Voices ping-ponged between Russian and English as a two-story brick building in Newton’s Wells Avenue office park came alive with activity one recent afternoon.
In the hallway outside Dance Fever Studio, girls in sparkling costumes strapped on their dance shoes. At the Russian School of Mathematics, a classroom of fifth-graders tackled equations scribbled on the blackboard.
Upstairs, in the high-tech company qaSignature, dozens of computers hummed as workers diagnosed maintenance problems over the phone.
Inessa Rifkin, Vlad Shamis, and Emil Ioukhnikov reign over this bustling realm, which they have owned together since 2006. All three are immigrants from the Soviet Union who hold their board meetings in their native Russian, but they slip into English when discussions get heated or they need to write down the minutes.
As immigrants they understand each other’s drive to succeed, Ioukhnikov said.
“You want to prove something,’’ he said.
After more than three decades of migration to the Boston suburbs, the local Russian community is leaving a lasting mark on Newton. There are Russian restaurants, senior centers, and grocery stores.
And next weekend, the Newton Cultural Center for the first time will host a Russian arts, crafts, and music festival for the city’s residents.
Organizers said it is a long overdue acknowledgment of the vibrant Russian community that calls Newton home.
“When we arrived there were just a few families. I never heard Russian spoken in public,’’ said Ary Rotman, who immigrated in the 1970s and is the president of the Russian Jewish Community Foundation, a local charitable organization.
Now, Rotman said, even at the Stop & Shop he can hear the language of his birth.
According to a recent estimate from the US Census Bureau, there are 1,319 Russian-born residents in Newton, and about 9.2 percent of the city’s population reports having Russian ancestry. The local Russian-born population is slightly larger than Brookline’s 1,216 residents, but smaller than the 3,017 who live in Boston, according to the census estimates.
Statewide, there are 18,784 Russian-born residents.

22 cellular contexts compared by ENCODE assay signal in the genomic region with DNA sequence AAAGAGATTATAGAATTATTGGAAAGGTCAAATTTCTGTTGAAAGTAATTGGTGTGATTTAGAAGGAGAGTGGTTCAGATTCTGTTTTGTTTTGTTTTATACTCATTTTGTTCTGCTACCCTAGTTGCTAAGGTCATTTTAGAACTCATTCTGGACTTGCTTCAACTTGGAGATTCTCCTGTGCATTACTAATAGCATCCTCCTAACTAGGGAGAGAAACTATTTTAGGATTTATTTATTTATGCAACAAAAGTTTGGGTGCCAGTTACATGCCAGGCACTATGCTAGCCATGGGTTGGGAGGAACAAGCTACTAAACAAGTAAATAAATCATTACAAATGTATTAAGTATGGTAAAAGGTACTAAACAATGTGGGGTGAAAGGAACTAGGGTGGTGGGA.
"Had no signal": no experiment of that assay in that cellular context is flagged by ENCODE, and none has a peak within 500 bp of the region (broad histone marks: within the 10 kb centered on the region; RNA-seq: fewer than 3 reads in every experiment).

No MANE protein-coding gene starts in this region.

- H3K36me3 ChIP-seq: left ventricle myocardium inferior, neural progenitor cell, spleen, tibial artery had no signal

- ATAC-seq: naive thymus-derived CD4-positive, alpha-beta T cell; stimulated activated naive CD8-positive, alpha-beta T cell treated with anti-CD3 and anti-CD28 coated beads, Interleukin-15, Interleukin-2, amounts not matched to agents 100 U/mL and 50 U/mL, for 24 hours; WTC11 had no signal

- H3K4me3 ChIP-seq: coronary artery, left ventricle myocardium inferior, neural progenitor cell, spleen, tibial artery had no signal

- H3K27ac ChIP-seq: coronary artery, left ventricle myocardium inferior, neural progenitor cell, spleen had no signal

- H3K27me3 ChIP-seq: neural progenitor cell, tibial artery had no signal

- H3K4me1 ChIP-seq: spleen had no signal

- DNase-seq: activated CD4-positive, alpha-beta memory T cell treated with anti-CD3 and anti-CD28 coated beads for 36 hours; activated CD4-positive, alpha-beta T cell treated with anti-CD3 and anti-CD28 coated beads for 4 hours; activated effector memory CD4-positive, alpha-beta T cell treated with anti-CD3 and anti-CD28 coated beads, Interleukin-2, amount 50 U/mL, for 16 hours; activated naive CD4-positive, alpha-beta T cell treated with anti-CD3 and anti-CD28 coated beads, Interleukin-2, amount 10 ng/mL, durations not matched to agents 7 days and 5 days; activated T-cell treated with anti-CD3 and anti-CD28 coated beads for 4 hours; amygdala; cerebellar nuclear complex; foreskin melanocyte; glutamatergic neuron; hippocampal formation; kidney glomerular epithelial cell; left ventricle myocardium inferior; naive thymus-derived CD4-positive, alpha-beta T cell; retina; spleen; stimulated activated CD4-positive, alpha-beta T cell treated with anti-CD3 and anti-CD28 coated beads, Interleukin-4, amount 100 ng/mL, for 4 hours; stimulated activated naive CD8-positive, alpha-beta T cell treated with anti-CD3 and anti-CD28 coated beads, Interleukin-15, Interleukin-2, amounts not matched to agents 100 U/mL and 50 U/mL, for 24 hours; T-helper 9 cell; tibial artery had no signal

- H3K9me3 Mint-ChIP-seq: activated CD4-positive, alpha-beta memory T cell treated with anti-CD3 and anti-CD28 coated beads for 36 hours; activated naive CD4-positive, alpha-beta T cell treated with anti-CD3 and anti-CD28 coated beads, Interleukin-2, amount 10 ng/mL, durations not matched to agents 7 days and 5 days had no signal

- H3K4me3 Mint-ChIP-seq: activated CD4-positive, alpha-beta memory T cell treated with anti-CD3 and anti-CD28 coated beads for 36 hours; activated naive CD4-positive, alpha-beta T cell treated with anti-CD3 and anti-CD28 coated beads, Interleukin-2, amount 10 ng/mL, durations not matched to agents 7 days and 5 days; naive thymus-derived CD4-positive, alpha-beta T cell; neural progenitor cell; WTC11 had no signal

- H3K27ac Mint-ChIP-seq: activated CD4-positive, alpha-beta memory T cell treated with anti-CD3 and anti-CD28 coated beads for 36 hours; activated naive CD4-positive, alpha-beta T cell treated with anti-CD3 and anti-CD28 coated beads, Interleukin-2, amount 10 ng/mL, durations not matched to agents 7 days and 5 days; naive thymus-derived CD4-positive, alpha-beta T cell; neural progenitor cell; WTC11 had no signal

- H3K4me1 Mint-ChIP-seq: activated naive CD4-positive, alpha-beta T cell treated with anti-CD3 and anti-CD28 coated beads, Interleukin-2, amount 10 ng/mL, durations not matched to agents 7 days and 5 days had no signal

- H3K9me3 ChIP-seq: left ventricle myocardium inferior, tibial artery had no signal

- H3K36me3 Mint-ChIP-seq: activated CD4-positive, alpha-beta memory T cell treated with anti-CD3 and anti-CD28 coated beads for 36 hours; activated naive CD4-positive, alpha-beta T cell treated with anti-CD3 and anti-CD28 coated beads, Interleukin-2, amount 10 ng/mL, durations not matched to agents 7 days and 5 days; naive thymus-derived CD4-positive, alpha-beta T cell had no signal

Many immigrants were drawn to Newton because of its school system and the city’s proximity to other communities with people who speak Russian. And as their population grew, many started businesses in the city.
You can taste borscht at Café St. Petersburg, or sample a kalduni, a Belarussian meat-stuffed potato latke, at Inna’s Kitchen in Newton Centre.
At the grocery store Baza, Russian pop music plays in the background while shoppers peruse aisles stocked with pickled vegetables, smoked fish, and jellied cakes.
Leonid Komarovsky, the owner of a Boston media company, said a firm figure on the number of Russian-owned businesses is unavailable. But his own company’s database of advertisers includes about 60 companies that do business in Newton, Komarovsky said in an e-mail.
At 200 Wells Ave., Rifkin, Shamis, and Ioukhnikov have grown their businesses together from small operations started in their homes, or, in one case, a friend’s basement.
The three partners are as different as their companies.
Rifkin is a stylish former engineer who unapologetically asserts that “C is not average, it at least should be a B, if not an A,’’ among her students at the Russian School of Mathematics. She runs the popular tutoring program, which she founded with a friend more than a decade ago; it has expanded to California and Kentucky and enrolls more than 6,000 students.
Shamis, a sturdy man, is the talker of the group, and proudly shares that his father was interviewed by the CIA after he arrived in the United States. Shamis owns qaSignature, the technology company in the building.
And Ioukhnikov, the youngest and quietest of the trio, is a former youth and ballroom dance champion who owns the Dance Fever Studio with his wife.
They employ many other Russian-speakers and immigrants, although their businesses all serve a wider American audience.
“Of course it’s easier because we have the same culture, we all speak Russian,’’ Rifkin said about their collaboration.
When the first wave of immigrants arrived in the 1970s and 1980s, many were Jews fleeing the religious restrictions of the Soviet Union, and were granted refugee status by the United States. Resettlement programs that sprung out of the local Jewish communities helped ease the transition for many newcomers.
After receiving a visit from the KGB in 1985 because he and his family were practicing Jews, said Greg Margolin, now the executive director of the Russian Jewish Foundation, he was determined to leave the place of his birth.